A new seven-part video series explores what it means to be Pākehā, 250 years after Captain Cook's arrival in New Zealand.

Pākehā are the real problem when it comes to poor social outcomes for Māori, says former New Plymouth mayor Andrew Judd.

In a new short documentary series Land of the Long White Cloud, Judd says that during his time as mayor of the city he examined the alarming statistics for Māori in health, education, incarceration rates, homelessness and poverty.

He realised that they were doing poorly based on "policies that Europeans have created. So those outcomes for Māori are actually at the hand of us. We're the problem."


Former New Plymouth mayor Andrew Judd appears at select committee to fight for Māori wards
Once racist mayor lauds Masterton
Andrew Judd passes challenge to successor
Hikoi led by Andrew Judd arrives at Parihaka marae

A proponent of Māori representation in local government, Judd campaigned strongly to establish a Māori ward seat on the New Plymouth District Council during his tenure back in 2015 but in a local referendum, the public voted resoundingly to remove it.

Judd, who calls himself a recovering racist, says this is because Pākehā New Zealanders are racist but unwilling to admit it. "We haven't moved on since the arrival of Cook. We're still colonising. We're still not partners. We still don't include."

In 2001, the Local Electoral Act provided for councils to establish Māori wards but to date it has been largely unsuccessful. The Bay of Plenty and Waikato councils have succeeded in maintaining Māori wards but in many local bodies in which councillors voted to establish a Māori ward, binding public referendums were held that overturned the seats.

The equity of these referendums has been a topic of debate in parliament. As Green Party leader Marama Davidson put it, when the majority are voting about whether the minority should have a voice, Māori are "going to lose in these kinds of polls" every time.

The United Nations' human rights arm has also raised the lack of Māori representation in local body politics in New Zealand as an issue of concern. The lack of movement raises the question; "Why are Pākehā so opposed to having established Māori Wards?"

Former New Plymouth mayor Andrew Judd says Pākehā New Zealanders don't want to admit they're racist.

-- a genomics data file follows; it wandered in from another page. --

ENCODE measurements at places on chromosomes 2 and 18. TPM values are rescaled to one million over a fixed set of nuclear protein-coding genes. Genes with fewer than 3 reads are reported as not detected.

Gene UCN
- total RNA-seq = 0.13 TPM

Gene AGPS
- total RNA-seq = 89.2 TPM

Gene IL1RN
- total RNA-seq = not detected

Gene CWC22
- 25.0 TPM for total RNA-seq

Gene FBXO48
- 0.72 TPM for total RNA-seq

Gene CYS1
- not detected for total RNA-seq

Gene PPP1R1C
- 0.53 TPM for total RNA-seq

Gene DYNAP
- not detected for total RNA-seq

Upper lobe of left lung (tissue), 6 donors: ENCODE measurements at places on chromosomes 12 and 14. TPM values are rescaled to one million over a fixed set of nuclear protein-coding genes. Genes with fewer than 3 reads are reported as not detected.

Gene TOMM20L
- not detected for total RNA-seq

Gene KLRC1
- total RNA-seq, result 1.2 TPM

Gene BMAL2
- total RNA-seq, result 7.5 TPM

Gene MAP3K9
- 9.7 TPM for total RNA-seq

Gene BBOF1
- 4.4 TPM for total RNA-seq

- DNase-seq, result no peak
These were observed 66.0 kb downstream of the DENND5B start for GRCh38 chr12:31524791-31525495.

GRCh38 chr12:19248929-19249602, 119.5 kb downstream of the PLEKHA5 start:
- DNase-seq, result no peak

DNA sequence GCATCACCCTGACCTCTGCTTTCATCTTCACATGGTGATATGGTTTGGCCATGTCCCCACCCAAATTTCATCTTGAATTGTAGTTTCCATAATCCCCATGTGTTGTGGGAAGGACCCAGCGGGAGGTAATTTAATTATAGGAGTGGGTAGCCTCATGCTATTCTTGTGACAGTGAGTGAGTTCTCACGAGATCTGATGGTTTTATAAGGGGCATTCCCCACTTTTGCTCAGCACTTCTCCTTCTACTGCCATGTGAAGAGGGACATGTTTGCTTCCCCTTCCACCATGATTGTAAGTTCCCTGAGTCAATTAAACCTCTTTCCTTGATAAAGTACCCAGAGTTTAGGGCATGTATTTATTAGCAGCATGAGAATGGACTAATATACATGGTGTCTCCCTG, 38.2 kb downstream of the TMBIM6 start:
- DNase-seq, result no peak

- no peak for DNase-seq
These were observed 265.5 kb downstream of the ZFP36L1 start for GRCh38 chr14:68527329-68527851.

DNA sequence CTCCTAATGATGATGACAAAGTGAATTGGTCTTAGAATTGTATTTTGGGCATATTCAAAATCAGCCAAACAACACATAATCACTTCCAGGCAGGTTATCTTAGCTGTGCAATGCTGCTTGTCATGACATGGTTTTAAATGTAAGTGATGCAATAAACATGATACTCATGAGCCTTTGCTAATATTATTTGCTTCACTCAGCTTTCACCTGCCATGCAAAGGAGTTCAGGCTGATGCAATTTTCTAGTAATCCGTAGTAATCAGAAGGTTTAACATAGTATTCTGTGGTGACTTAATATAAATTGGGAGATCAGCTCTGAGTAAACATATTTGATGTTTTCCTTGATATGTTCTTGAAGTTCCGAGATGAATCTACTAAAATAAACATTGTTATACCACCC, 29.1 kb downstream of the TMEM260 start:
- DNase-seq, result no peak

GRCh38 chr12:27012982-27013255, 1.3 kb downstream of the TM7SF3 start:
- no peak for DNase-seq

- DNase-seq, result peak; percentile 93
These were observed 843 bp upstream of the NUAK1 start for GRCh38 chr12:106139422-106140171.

Former New Plymouth mayor Andrew Judd says Pākehā New Zealanders don't want to admit they're racist.

Judd again says it's racism. As mayor, he was "inundated with hate mail" and in a meeting with JPs in which he opened with a karakia he was called "a right little Māori boy" and told he wouldn't be voted back in because of his beliefs around Māori representation. Judd is quick to point out that "What I was experiencing was nothing with what Maori have to live with."

In his episode of the NZ On Air funded series, Judd details how his first point of business as elected mayor of New Plymouth was to visit Ōwae Marae in Waitara. Confronted by his own lack of understanding of Māori culture, Judd came to question how he could live in this country with little to no knowledge of one of the two cultures that make New Zealand bicultural.


Creator of the documentary series Kathleen Winter says it was important for her to tell Judd's story because "he has such an insight into how our legal and democratic structures continue to uphold racism. He has used - and sacrificed - his position of power to challenge these unfair structures."

One of the primary arguments against the Māori ward seats, made by former National MP Nuk Korako in parliament, is that Māori councillors are voted in democratically anyway. However, Judd points out that those councillors are not elected to represent Māori interests, which is the purpose of the Māori ward. They are simply elected councillors who happen to be of Māori descent.

Andrew Judd's attempt to introduce a Māori ward at New Plymouth District Council building caused a huge backlash.
Andrew Judd's attempt to introduce a Māori ward at New Plymouth District Council building caused a huge backlash.

The Māori ward seats are the only seats that are able to be removed by poll. Allocated rural seats, for example, cannot be removed. Marama Davidson put forward a bill in 2017 for the Equitable Process for Establishing Māori Wards and Māori Constituencies but it didn't make it past its first reading.

Judd has also petitioned parliament to standardise the laws around special seats. He believes that either they should all be able to be petitioned or none should be, or the government should "be honest enough to say you don't actually want Māori there in a real way".

As the Treaty of Waitangi states that Māori maintain tino rangatiratanga (self-determination or sovereignty), Judd says there is a lot more work to be done for Māori to gain fair and equitable representation at a local body level.

"We have to challenge each other. Help break down those barriers and those systems that have done all this. Lobby your MP to have a better justice system, health and education system. Support the return of what was taken. You've got to stand up to racism."


Watch all the episodes at nzherald.co.nz/captaincook